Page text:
- The Washington Times - Thursday, September 16, 2004

Washington’s unionized hotel workers met yesterday to plan for a strike after labor contract negotiations with management broke down.

“It’s possible tomorrow,” John Boardman, Hotel Employees and Restaurant Employees (HERE) Local 25 secretary-treasurer, said last night about the union’s intent to strike. “We’ll be fully ramped up and ready to go.”

The threat of a hotel strike comes at a difficult time for the local tourism industry, which is bouncing back after a downturn following the September 11 terror attacks. Fall also is a peak time for area hotels as rooms fill up with tourists and convention goers.

During meetings at the Masonic Temple downtown, leaders of Local 25 arranged for picket signs to be made, assigned strike captains and planned food kitchens for workers dependent on their paychecks for groceries.

“Obviously if you’re going to engage 3,500 people in this plan, you have to have good logistics,” Mr. Boardman said.

The union represents hospitality workers at 14 major hotels in Washington, which control more than a quarter of the city’s hotel rooms.

Both sides held out hope for a last-minute agreement on a new contract after negotiations broke down Wednesday evening.

Local 25 voted Monday to authorize a strike. Their contract expired Wednesday at midnight.

Mr. Boardman said negotiations broke down during discussion of a union counterproposal that would forbid management from disciplining workers for failing to fulfill their duties when they are provided with inadequate supplies.

The Hotel Association of Washington, D.C., accuses HERE of engaging in a grab for power by demanding the same 2006 expiration date on its next contract as UNITE-HERE contracts in other cities. A single contract date would give the union greater leverage in future negotiations.

UNITE-HERE is the international organization that includes Local 25.

The hotels are downplaying the effect of a strike.

“Should a work stoppage occur, there are solid plans in place to accommodate the guests,” said Lynn Lawson, spokeswoman for the Hotel Association of Washington, D.C. The plans include using management staff to fill in for striking workers.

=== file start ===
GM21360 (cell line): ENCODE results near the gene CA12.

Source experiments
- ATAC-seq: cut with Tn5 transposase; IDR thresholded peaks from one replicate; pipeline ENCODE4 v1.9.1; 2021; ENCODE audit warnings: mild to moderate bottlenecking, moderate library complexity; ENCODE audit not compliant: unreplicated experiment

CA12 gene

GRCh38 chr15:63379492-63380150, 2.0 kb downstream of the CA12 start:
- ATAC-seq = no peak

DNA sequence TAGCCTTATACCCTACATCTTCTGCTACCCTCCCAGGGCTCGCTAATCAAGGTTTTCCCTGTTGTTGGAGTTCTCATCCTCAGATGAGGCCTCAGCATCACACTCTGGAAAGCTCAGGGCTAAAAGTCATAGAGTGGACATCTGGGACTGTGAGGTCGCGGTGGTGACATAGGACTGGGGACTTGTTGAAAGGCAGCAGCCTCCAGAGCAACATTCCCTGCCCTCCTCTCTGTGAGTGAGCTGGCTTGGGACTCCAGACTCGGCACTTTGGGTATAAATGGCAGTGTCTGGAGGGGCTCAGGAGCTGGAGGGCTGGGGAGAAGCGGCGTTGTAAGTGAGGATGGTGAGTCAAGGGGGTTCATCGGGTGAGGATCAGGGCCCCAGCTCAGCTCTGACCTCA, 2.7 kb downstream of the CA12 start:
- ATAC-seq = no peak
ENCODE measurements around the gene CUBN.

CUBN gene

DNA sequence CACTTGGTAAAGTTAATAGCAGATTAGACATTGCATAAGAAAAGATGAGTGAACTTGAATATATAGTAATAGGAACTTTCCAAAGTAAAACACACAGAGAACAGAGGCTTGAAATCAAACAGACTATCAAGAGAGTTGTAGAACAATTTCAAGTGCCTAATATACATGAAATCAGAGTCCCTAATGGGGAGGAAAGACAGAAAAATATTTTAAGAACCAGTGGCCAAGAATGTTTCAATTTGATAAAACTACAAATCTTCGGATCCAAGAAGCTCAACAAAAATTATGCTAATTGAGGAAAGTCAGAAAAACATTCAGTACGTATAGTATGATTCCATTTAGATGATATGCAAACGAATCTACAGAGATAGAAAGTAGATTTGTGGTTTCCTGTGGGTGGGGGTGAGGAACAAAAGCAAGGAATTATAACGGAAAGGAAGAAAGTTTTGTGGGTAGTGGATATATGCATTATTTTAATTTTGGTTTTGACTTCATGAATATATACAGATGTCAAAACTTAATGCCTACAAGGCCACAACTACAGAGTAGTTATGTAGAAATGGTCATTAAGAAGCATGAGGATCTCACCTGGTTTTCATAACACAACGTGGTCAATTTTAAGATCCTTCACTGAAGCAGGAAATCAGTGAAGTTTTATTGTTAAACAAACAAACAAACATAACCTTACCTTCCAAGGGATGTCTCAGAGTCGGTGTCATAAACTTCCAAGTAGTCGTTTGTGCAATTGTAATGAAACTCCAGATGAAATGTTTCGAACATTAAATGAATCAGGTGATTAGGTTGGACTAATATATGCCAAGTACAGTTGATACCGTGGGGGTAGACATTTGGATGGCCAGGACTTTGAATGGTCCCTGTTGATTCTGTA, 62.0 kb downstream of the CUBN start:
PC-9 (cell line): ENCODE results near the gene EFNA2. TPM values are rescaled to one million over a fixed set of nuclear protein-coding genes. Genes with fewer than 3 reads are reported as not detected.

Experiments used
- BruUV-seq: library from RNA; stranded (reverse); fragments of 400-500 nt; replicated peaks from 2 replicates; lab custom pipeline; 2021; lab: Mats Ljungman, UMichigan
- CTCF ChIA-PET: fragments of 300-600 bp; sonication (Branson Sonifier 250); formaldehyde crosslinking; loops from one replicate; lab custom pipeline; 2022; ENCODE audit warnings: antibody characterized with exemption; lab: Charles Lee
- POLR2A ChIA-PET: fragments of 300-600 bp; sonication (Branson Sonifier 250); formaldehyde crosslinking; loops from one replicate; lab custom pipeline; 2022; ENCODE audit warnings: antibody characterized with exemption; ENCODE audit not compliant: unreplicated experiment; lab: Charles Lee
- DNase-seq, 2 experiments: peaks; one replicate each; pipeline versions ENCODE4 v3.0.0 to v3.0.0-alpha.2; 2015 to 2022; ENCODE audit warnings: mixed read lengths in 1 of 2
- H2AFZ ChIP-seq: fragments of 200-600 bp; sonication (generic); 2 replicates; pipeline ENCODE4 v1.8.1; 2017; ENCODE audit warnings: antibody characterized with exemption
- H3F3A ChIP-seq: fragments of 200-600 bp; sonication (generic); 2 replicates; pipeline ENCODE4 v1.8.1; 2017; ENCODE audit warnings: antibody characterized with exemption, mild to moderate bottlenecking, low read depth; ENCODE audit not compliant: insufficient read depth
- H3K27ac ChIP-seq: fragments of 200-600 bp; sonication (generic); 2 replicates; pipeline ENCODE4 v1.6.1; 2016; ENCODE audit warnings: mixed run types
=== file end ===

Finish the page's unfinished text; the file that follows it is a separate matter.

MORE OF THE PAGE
“The hotels are open and operating,” Miss Lawson said. “It’s premature to discuss any long-term impact.”

The association represents major hotel chains such as Marriott International, Hilton Hotels, Starwood Hotels & Resorts and Hyatt Hotels & Resorts.

Local 25 members who attended the planning meeting said they did not want a strike but felt they had no better alternative.

“The issue is work overload,” said Howell Isha, a bellman at the Omni Shoreham Hotel. “At the end of the shift, you can’t even walk. You’re tired, you’re beat.”

Patrick Deyhill, a front-desk telephone operator at the Marriott Wardman Park Hotel, said, “Since 9/11, they haven’t been hiring many people at all. The hotels are full to capacity and less people to do the work.”

City officials say they are staying informed about the labor dispute.

“We talked to all sides and we want to be as helpful as possible,” said Robert C. Bobb, city administrator.

The tourism industry is anxiously watching the dispute, hoping that a strike does not occur.

September and October are the busiest months of the year for District hotels, which benefit from renewed business travel with Congress in session, numerous conferences and tourists getting in one last vacation.

The average daily rate for Washington hotels peaks during the fall, surpassing July’s rate of $156.86. Hotel occupancy has jumped back up to levels before the September 11 terrorist attacks. Occupancy rates in July were at 76.3 percent, 4.8 percent higher than a year earlier.

“That is gigantic,” said William A. Hanbury, president and chief executive officer of the Washington DC Convention and Tourism Corp., the tourism marketing arm of the city. “The last thing this recovering industry needs is a strike,” he said, and many of the hotels involved in the dispute are the largest and busiest in the city.

So far, hotel customers appear unaware of labor trouble among hotel employees and management.

Los Angeles resident Paul Fowler saw no drop in service during his stay at the Hilton Washington & Towers on Connecticut Avenue. “It’s been great so far and I’m not too concerned,” said Mr. Fowler who was staying at the hotel for a Global Supplier Conference.

Bob Rhine, who also was staying at the hotel for the conference, said he would not change his travel plans if a strike did disrupt service. “I certainly hope there aren’t any problems because I’m stuck here” through today as well, said Mr. Rhine, a St. Louis resident and a senior manager with the Boeing Co.

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